Most of us have grown accustomed to the same old boring public holidays. There’s labor day, memorial day, and even the Easter holidays. Each are significant and important, but in many ways they’re a little dull.
Unfortunately, it’s the dull holidays that seem best suited to commemoration. The card industry has narrowed our holiday interests down to a very select sample of holidays. While ecards are doing their best to buck the oh-so-dull trend with their new personalised cards, it’s not always an easy fight to win.
That’s why we’ve gone out of our way to find the most exciting, interesting, and international holidays out there. From European political dates to cool Asian water festivals, these ten holidays are unlikely to be found on the Hallmark shelf, of even on an ecard website.
50,000 participants, 150,000 tomatoes, and 5 days of absolute mayhem. La Tomatina is an official week-long holiday in the small Spanish town of Buñol. Tourists from all over Spain, and Europe in general, flock to the Valencia region to enjoy a five-day food fight.
While completely unobserved outside of Spain, worldwide citizens with Valencian history enjoy the exciting culture and unabashed fun of La Tomatina worldwide. Stuck for ideas on how to celebrate with a Spanish friend or relative? Create a custom tomato-red ecard and send it their way.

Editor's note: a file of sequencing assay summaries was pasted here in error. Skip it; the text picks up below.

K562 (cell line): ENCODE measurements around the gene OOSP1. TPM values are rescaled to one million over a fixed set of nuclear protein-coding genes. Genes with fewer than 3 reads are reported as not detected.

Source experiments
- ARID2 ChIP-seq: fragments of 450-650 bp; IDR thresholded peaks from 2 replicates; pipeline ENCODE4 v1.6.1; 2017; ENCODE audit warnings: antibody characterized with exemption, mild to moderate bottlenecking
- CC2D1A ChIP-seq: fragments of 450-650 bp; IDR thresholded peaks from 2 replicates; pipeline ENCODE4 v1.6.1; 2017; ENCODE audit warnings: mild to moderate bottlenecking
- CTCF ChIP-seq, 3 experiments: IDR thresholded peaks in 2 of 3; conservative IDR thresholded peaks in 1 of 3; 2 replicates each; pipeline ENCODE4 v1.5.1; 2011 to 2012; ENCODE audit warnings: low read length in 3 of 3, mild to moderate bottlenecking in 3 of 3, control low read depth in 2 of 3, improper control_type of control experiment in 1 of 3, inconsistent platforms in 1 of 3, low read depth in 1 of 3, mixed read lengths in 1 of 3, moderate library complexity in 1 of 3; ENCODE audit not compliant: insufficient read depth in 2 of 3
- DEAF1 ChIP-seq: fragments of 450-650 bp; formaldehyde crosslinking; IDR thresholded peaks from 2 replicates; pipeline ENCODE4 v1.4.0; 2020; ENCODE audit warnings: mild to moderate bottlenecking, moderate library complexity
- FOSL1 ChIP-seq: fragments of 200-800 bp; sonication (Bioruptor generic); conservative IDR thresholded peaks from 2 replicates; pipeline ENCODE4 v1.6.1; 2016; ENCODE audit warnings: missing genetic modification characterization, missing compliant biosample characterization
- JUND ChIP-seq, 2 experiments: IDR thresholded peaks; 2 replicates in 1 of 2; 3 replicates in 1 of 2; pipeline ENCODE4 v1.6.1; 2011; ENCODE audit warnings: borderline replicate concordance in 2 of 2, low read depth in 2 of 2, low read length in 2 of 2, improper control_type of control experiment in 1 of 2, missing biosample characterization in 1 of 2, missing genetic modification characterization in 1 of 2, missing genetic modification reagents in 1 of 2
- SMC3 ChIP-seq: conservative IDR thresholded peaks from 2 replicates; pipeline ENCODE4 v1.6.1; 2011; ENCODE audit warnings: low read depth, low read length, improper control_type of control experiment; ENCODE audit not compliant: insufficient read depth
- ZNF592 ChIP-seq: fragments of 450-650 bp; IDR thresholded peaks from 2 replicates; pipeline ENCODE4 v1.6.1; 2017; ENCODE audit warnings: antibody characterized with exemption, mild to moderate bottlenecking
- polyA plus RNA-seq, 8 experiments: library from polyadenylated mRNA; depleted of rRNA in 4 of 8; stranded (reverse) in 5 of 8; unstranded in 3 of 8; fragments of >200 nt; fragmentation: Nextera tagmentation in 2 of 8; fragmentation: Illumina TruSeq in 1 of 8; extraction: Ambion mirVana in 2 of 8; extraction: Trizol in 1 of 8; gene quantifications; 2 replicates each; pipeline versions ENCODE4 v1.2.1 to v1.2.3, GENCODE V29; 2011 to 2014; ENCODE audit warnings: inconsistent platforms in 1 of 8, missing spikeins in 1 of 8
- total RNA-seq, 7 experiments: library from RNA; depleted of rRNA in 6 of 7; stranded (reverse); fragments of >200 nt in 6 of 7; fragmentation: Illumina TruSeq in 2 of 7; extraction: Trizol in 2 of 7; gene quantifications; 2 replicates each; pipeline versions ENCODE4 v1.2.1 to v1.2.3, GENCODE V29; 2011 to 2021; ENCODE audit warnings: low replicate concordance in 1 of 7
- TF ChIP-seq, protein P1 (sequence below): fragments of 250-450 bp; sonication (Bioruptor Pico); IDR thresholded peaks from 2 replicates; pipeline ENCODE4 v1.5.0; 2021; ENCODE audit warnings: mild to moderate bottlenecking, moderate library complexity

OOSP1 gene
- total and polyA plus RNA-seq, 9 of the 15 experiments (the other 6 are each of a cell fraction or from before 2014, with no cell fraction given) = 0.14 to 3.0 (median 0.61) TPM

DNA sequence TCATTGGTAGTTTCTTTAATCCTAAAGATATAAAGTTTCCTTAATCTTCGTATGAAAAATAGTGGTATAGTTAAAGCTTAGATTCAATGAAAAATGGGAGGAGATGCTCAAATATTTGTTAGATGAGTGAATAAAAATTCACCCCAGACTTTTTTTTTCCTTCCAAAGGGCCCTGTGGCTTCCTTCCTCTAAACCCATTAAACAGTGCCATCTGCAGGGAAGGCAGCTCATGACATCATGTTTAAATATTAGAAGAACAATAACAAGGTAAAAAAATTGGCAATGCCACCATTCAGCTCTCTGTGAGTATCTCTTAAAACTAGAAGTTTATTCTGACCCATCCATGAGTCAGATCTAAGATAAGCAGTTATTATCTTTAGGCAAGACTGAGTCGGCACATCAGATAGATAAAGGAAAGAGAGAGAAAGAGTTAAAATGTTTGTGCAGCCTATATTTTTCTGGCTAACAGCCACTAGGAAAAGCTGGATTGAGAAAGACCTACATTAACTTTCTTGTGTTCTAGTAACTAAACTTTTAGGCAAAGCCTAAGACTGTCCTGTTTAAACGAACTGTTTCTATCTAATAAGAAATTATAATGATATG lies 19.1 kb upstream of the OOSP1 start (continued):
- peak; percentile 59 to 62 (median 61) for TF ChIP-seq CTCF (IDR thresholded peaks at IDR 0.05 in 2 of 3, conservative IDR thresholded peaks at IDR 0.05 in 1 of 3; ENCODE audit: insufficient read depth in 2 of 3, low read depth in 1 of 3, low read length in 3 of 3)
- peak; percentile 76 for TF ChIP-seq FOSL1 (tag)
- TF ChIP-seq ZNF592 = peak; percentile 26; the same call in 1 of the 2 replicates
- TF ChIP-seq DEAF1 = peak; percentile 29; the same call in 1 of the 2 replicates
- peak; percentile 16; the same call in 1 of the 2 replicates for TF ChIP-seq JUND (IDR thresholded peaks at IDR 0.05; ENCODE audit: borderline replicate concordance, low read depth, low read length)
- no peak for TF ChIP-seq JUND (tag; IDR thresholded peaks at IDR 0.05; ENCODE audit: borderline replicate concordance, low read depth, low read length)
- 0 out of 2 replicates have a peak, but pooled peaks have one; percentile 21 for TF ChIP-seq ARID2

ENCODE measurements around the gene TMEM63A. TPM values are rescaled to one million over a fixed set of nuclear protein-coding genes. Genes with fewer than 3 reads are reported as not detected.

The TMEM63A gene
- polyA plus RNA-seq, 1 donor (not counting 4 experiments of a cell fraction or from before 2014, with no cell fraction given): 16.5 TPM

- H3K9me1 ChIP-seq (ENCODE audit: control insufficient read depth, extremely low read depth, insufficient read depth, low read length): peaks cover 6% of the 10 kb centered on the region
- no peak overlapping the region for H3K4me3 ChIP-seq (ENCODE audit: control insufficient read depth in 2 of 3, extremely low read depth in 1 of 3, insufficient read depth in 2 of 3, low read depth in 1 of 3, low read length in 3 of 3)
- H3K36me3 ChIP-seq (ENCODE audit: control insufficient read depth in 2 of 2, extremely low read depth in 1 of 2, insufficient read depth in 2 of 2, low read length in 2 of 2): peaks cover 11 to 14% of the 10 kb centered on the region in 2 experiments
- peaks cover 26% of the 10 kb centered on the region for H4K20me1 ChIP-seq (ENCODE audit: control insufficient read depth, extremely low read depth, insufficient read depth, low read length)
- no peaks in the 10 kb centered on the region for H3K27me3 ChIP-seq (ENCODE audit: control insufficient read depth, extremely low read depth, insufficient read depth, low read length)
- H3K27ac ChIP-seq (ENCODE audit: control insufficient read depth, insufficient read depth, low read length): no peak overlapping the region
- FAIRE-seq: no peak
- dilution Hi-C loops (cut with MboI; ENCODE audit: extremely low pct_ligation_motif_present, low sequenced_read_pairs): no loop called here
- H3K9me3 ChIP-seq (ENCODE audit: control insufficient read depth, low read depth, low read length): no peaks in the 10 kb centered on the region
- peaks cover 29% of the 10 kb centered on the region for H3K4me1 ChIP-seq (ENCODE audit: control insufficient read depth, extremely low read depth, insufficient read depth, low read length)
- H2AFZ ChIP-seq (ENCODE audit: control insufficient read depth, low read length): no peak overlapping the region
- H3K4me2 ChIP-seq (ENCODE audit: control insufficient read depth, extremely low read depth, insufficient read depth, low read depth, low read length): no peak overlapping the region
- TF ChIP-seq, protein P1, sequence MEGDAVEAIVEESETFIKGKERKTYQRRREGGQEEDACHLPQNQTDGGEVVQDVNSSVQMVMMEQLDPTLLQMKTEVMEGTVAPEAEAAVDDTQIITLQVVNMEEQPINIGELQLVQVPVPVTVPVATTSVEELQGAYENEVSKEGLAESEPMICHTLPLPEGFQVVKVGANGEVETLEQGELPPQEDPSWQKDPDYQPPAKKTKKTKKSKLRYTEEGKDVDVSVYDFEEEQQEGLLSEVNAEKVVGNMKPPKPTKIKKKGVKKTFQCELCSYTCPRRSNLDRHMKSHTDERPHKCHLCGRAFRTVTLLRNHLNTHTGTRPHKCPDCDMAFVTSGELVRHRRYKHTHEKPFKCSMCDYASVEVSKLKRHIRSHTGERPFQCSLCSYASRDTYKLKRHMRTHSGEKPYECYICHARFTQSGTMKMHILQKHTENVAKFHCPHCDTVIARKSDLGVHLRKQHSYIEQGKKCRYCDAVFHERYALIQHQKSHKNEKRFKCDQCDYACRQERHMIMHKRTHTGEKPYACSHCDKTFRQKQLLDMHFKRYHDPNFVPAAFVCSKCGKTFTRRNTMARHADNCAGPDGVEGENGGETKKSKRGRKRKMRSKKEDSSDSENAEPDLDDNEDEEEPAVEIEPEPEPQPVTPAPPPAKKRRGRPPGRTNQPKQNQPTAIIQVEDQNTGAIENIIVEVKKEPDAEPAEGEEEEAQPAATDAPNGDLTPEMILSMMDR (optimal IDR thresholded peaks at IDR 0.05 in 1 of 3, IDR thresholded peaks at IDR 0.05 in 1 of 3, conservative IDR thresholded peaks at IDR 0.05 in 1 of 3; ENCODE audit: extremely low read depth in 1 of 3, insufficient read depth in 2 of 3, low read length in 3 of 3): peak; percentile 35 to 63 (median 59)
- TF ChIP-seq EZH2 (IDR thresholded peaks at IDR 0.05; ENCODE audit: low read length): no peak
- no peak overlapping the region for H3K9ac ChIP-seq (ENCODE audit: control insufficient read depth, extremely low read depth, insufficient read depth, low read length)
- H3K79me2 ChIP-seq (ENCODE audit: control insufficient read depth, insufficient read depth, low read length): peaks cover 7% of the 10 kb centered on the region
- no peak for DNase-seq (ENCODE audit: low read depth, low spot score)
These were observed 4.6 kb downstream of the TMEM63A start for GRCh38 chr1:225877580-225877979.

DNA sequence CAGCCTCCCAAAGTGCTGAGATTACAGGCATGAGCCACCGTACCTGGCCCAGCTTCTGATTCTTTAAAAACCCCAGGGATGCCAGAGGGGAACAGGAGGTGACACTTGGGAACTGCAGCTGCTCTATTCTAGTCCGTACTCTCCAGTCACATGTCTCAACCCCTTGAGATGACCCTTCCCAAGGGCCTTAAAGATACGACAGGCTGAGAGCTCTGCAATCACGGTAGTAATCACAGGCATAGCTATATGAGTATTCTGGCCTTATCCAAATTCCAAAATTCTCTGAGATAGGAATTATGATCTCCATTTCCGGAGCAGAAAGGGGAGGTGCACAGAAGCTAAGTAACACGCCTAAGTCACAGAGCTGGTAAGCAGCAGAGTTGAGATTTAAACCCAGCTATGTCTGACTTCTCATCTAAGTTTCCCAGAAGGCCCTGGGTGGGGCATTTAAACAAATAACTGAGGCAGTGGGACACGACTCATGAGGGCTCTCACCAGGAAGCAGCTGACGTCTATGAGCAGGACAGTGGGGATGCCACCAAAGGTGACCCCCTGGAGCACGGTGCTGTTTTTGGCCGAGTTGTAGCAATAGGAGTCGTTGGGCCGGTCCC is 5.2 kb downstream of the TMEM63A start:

Diwali is one of India’s biggest national holidays. A five-day Hindu festival, Diwali celebrates the return of Lord Rama, giving Indians all across the subcontinent reason to celebrate by releasing lamps and floating lanterns into the nation’s many streams, lakes, and waterways.
Much like the Chinese New Year, Diwali is a holiday that’s celebrated worldwide. Little India’s across the world join in celebration by planting special lights and decorations – Singapore’s Indian district celebrates with a two kilometer stretch of neon lights and impressive decorations.
The Thai New Year celebrations, known as ‘Songkran’ within Thailand, are doubtlessly one of the most entertaining and exciting celebrations of any country worldwide. A three-day national water-fight, Songkran brings Thailand’s elders, children, and working adults out into the street, armed with water pistols, large buckets, and plenty of water balloons.
Of course, Songkran’s fun celebrations are rooted in some serious tradition. Monks and other Buddhist figures see the water celebrations as a cleansing of past mistakes and events – dashing water on a monk is considered an important way to show respect and understanding.
Japan is well-known for their strange traditions, and Hadaka Matsuri has got to be at the top of the heap when it comes to downright weird behavior. To celebrate Hadaka Matsuri, young men across the Japanese nation strip down to their underwear, and enjoy public dances, weird competitions, and some ultra-bizarre events.
The partial nudity might seem strange to international observers, but it’s really rooted in Japanese tradition. Hadaka Matsuri celebrates a cleansing-type event – participants strip down to their underwear to rid themselves of unwanted energy, and absorb the bad luck of other people.
Chinese New Year